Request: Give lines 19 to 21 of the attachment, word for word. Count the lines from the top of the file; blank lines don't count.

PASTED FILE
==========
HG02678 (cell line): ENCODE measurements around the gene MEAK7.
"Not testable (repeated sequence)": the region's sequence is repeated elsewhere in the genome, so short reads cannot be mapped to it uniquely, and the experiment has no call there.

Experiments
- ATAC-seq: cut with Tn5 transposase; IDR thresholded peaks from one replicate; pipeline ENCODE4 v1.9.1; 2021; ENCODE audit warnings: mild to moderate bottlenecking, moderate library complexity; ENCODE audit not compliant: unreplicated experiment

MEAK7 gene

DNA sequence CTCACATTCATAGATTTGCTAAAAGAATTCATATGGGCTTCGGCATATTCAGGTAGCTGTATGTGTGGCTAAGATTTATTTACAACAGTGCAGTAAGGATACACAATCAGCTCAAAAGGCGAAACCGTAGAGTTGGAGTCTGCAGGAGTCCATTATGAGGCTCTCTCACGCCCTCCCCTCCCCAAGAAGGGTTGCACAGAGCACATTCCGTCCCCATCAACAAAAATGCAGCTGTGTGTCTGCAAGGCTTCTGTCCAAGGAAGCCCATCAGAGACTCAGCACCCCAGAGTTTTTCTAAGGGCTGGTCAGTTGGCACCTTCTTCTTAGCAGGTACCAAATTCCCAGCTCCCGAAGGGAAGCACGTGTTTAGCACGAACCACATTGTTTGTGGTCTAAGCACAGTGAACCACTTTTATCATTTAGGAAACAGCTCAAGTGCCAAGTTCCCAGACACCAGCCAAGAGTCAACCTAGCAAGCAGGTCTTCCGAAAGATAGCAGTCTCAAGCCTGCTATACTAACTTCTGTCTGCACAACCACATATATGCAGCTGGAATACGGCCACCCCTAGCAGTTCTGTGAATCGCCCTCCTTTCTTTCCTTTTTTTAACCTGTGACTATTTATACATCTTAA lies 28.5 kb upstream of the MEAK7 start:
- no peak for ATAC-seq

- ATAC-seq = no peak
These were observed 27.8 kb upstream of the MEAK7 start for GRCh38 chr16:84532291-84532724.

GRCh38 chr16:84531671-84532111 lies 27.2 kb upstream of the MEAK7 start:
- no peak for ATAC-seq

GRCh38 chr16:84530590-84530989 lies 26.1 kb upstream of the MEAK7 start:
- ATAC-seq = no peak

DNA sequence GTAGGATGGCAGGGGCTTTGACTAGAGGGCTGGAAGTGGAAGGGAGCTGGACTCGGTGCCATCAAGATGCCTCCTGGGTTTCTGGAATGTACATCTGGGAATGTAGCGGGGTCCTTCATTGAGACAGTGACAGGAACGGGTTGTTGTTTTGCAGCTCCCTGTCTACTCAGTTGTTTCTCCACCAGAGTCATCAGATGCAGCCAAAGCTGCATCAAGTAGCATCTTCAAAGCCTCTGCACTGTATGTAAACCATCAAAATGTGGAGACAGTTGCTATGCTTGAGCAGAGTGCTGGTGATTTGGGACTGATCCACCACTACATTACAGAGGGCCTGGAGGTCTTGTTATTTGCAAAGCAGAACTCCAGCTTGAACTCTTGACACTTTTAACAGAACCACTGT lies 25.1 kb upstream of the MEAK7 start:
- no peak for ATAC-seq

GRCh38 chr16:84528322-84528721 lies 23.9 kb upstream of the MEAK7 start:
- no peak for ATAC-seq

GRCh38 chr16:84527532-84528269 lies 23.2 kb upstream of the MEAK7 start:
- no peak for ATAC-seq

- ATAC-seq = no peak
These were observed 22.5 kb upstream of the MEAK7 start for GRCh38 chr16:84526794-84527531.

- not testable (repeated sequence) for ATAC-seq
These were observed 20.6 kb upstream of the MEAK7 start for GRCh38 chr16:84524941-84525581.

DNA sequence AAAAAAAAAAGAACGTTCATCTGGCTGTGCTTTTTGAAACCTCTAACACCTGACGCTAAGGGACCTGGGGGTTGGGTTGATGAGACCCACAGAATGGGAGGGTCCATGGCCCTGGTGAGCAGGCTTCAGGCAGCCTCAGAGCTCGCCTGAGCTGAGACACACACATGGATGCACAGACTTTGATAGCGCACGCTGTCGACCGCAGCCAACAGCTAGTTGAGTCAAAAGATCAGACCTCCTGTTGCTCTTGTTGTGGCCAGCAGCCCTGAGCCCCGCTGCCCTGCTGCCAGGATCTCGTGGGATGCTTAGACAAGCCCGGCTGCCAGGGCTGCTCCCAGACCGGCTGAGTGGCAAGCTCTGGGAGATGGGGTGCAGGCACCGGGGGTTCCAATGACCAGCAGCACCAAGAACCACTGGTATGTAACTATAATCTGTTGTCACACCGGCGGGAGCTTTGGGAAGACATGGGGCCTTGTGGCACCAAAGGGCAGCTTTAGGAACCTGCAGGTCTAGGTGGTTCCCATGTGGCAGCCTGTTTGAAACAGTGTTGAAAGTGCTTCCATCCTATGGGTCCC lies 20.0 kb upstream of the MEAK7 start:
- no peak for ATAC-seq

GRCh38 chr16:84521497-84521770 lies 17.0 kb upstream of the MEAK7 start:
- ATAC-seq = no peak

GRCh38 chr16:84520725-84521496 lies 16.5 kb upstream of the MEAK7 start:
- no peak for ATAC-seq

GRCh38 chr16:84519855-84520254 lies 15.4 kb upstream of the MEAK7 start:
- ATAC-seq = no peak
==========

- no peak for ATAC-seq

- ATAC-seq = no peak
These were observed 22.5 kb upstream of the MEAK7 start for GRCh38 chr16:84526794-84527531.